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The onus is on IT to improve perceptions around IT culture

Improving IT culture starts by communicating often with different departments and marketing their services to their end users.

Every company relies on an IT department to conduct business today, but somewhere along the line, IT teams became known as the group that always says "no" to new innovations and new applications. Many enterprise employees perceive IT culture as resistant to change and innovation and the onus is on IT teams to change that, said Romi Mahajan, president of private marketing and strategy advisory firm, KKM Group during his IT culture panel at Interop 2014 in Las Vegas.

"The culture surrounding how IT and the rest of the business relates to one another is becoming increasingly divided," said panel member Vivek Bhaskaran, founder and executive chairman of web-based research technology company, Ideascale & Survey Analytics. "We still have way too many companies that view IT as a set of administrative tasks that they are spending way too much of their budgets on."

IT is running the only shop in the world where customers come asking for some of this and that, but by the way, don't have any money.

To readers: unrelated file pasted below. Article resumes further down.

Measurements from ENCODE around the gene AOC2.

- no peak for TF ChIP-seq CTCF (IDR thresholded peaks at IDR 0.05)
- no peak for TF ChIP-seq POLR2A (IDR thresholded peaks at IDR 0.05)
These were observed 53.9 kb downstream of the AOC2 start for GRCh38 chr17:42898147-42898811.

Jack Bishof,
director of strategic services for EMEA, Apptio

"IT is running the only shop in the world where customers come asking for some of this and that, but by the way, don't have any money," said Jack Bishof, director of strategic services for Europe, the Middle East and Africa for technology business management firm Apptio.

The disconnect between these perceptions and what departments think IT is in the business of, can stand in the way of innovation, Bishof said. "When I sit in the room with IT teams and other departments within the same company, they have conversations that they've never had before and I'm always mystified why they haven't -- IT assumes that businesses know things they don't and vice versa," he said.

IT culture: Disconnect between IT and the rest of the enterprise

"IT has the reputation of being either the creator or the destroyer -- it's a perception issue," Bhaskaran said. Within a typical enterprise, IT organizations are often running up against budget and resource restrictions and have to be more selective about which projects are feasible, he said. They often have to say no.

"The act of listening has not been very established [within IT teams] and that's an important part of any human interaction," Bhaskaran said. "If [employees] always get just a 'no' from IT, they are going to stop asking -- they might feel like IT doesn't care."

IT teams have to better market themselves and their services, but before that can happen, IT professionals need to understand why these incorrect perceptions have been perpetuated in the first place, KKM's Mahajan said. One reason that IT teams are considered "destroyers" more often than not, is the fact that the "reasons for no" are not often provided to business units or individual employees filing helpdesk tickets or requests.

"IT says 'yes' about 1,000 times a day, but that 'yes' is silent -- it's the reason we are using email and can log in to work from home. It's the 'no' that is always the loudest," he said.